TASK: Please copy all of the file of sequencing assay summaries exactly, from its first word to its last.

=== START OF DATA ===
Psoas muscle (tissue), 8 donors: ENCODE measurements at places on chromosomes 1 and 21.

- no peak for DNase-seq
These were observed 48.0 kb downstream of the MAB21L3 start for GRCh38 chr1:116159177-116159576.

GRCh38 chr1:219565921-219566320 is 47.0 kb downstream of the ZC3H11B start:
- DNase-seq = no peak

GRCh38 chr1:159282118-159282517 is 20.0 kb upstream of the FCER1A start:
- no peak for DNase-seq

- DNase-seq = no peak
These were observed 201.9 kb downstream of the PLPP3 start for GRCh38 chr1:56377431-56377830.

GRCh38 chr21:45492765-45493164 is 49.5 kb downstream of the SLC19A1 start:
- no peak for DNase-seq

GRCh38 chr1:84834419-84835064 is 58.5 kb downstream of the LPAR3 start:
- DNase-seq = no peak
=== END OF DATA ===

Psoas muscle (tissue), 8 donors: ENCODE measurements at places on chromosomes 1 and 21.

- no peak for DNase-seq
These were observed 48.0 kb downstream of the MAB21L3 start for GRCh38 chr1:116159177-116159576.

GRCh38 chr1:219565921-219566320 is 47.0 kb downstream of the ZC3H11B start:
- DNase-seq = no peak

GRCh38 chr1:159282118-159282517 is 20.0 kb upstream of the FCER1A start:
- no peak for DNase-seq

- DNase-seq = no peak
These were observed 201.9 kb downstream of the PLPP3 start for GRCh38 chr1:56377431-56377830.

GRCh38 chr21:45492765-45493164 is 49.5 kb downstream of the SLC19A1 start:
- no peak for DNase-seq

GRCh38 chr1:84834419-84835064 is 58.5 kb downstream of the LPAR3 start:
- DNase-seq = no peak